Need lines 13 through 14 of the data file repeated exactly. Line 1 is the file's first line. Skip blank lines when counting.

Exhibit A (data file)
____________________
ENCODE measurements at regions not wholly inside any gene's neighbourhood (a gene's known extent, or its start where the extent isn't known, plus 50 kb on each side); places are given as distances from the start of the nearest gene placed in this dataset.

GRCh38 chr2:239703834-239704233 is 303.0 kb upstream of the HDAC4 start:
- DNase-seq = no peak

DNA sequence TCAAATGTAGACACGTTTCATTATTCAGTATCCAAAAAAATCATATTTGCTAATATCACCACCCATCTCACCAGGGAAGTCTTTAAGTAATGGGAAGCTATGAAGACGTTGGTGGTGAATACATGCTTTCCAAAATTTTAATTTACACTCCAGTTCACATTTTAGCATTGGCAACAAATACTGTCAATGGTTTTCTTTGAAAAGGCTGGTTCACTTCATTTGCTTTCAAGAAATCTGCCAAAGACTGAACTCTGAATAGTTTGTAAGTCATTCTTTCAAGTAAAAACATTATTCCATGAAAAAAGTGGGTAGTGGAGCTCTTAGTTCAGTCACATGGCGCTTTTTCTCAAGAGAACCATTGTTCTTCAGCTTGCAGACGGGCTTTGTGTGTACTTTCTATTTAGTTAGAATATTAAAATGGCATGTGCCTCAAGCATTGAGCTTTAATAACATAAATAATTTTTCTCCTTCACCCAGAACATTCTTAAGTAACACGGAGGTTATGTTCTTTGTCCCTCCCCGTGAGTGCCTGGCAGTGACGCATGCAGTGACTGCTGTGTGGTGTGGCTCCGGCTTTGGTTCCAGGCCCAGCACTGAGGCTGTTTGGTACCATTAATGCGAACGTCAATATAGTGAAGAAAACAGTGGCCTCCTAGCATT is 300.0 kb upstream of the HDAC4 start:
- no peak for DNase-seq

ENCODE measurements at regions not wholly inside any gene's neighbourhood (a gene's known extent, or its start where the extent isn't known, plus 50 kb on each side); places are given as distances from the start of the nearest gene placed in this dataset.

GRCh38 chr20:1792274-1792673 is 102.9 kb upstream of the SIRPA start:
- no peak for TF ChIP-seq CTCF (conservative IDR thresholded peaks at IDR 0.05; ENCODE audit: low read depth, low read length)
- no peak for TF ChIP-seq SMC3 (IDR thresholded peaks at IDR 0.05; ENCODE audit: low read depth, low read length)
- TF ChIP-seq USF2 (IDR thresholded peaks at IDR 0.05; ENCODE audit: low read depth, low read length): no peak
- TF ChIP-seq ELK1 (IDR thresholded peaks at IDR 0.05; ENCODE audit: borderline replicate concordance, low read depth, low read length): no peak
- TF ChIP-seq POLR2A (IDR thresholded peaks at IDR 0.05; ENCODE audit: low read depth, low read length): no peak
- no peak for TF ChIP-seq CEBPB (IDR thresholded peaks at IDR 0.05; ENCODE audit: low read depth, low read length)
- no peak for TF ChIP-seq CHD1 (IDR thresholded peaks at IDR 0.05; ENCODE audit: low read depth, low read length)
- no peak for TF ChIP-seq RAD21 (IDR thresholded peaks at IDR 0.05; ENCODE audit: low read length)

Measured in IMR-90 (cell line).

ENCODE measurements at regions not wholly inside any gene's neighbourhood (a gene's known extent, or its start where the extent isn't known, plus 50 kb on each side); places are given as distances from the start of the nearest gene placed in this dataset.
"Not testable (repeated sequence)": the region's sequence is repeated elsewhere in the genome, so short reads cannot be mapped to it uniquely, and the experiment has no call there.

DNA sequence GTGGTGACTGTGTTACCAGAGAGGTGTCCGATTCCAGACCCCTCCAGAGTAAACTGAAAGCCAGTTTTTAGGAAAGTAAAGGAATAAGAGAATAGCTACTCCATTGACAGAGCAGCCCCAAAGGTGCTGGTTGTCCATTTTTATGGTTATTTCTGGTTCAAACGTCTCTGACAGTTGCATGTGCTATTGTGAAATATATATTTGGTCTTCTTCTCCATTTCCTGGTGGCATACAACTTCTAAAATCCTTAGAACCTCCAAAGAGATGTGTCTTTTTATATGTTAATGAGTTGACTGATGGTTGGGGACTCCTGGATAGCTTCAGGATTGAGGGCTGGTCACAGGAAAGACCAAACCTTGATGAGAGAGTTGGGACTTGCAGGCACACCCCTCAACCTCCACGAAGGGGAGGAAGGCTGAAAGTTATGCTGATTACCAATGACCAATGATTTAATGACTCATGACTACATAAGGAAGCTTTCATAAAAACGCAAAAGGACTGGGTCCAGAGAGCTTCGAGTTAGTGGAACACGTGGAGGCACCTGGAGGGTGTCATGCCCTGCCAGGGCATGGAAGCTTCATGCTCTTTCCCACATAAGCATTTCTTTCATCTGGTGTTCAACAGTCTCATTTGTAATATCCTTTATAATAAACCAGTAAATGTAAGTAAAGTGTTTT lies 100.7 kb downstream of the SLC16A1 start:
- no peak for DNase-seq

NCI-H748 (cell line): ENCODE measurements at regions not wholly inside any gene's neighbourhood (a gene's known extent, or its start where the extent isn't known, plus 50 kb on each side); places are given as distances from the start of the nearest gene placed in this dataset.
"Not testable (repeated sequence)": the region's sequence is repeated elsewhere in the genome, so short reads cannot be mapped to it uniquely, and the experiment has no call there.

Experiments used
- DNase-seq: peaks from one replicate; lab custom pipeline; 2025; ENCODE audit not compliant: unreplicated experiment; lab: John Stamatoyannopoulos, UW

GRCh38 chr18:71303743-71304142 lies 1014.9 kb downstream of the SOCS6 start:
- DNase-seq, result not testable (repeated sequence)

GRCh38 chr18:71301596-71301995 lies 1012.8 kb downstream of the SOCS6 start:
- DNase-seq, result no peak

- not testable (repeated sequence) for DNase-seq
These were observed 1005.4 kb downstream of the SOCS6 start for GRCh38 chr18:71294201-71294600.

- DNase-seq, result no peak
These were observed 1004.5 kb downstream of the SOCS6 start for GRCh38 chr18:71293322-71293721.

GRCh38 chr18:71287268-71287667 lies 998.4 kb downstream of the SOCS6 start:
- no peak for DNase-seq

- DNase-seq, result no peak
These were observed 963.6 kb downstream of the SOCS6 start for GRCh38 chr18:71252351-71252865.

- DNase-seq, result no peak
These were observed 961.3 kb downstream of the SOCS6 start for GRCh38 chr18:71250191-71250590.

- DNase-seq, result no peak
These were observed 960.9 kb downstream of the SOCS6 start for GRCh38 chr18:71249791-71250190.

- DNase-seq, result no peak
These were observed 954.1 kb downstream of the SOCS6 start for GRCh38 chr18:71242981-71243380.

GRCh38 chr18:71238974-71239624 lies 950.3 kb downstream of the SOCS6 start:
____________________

- no peak for TF ChIP-seq CEBPB (IDR thresholded peaks at IDR 0.05; ENCODE audit: low read depth, low read length)
- no peak for TF ChIP-seq CHD1 (IDR thresholded peaks at IDR 0.05; ENCODE audit: low read depth, low read length)